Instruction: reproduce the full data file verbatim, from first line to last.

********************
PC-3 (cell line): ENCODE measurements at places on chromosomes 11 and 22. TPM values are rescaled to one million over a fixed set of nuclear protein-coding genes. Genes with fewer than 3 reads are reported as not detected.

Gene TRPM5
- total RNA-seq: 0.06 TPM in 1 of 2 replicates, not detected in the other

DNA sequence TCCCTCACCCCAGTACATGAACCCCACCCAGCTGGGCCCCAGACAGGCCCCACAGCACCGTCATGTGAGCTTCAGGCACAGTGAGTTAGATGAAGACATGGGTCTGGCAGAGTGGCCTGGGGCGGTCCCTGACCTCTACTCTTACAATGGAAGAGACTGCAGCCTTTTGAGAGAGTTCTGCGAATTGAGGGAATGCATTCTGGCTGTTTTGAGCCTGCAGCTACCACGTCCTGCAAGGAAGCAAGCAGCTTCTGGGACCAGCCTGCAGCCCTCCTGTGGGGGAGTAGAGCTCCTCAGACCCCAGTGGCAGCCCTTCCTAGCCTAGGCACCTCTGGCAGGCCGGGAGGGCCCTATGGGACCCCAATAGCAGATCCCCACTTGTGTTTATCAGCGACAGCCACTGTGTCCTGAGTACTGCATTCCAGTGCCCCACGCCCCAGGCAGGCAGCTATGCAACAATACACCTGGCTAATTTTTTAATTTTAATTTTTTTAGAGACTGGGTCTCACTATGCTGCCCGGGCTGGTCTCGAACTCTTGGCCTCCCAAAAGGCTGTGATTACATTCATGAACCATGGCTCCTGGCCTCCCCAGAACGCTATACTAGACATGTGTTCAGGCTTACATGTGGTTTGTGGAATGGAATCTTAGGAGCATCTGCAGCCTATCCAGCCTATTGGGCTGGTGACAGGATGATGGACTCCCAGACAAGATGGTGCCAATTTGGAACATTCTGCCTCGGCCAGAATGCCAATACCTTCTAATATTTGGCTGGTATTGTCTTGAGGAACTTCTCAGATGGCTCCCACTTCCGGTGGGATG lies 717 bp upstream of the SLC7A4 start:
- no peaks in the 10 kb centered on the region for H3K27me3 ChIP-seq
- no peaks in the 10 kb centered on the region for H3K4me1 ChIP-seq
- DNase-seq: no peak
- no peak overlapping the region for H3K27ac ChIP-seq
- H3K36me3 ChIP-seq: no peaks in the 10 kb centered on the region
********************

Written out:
PC-3 (cell line): ENCODE measurements at places on chromosomes 11 and 22. TPM values are rescaled to one million over a fixed set of nuclear protein-coding genes. Genes with fewer than 3 reads are reported as not detected.

Gene TRPM5
- total RNA-seq: 0.06 TPM in 1 of 2 replicates, not detected in the other

DNA sequence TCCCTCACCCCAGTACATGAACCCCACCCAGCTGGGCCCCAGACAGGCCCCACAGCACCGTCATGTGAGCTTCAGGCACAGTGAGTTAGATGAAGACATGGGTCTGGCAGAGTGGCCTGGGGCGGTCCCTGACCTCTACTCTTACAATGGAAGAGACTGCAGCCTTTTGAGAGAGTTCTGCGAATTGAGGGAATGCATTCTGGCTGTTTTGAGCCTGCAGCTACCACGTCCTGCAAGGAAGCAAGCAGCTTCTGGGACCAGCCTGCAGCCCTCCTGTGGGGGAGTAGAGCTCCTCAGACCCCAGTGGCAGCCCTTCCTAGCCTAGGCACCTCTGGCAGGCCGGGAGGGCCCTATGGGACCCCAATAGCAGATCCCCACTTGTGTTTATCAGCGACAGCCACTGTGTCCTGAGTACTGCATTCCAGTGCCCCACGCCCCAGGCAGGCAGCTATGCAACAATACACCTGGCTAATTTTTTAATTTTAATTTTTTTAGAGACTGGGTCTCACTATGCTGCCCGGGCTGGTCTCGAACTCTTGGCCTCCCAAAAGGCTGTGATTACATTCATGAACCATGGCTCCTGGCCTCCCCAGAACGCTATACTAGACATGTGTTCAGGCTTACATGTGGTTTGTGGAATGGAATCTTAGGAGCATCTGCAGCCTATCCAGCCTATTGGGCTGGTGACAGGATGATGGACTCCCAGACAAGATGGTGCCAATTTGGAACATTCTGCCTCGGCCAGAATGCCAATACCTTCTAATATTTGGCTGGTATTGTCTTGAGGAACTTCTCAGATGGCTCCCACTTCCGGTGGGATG lies 717 bp upstream of the SLC7A4 start:
- no peaks in the 10 kb centered on the region for H3K27me3 ChIP-seq
- no peaks in the 10 kb centered on the region for H3K4me1 ChIP-seq
- DNase-seq: no peak
- no peak overlapping the region for H3K27ac ChIP-seq
- H3K36me3 ChIP-seq: no peaks in the 10 kb centered on the region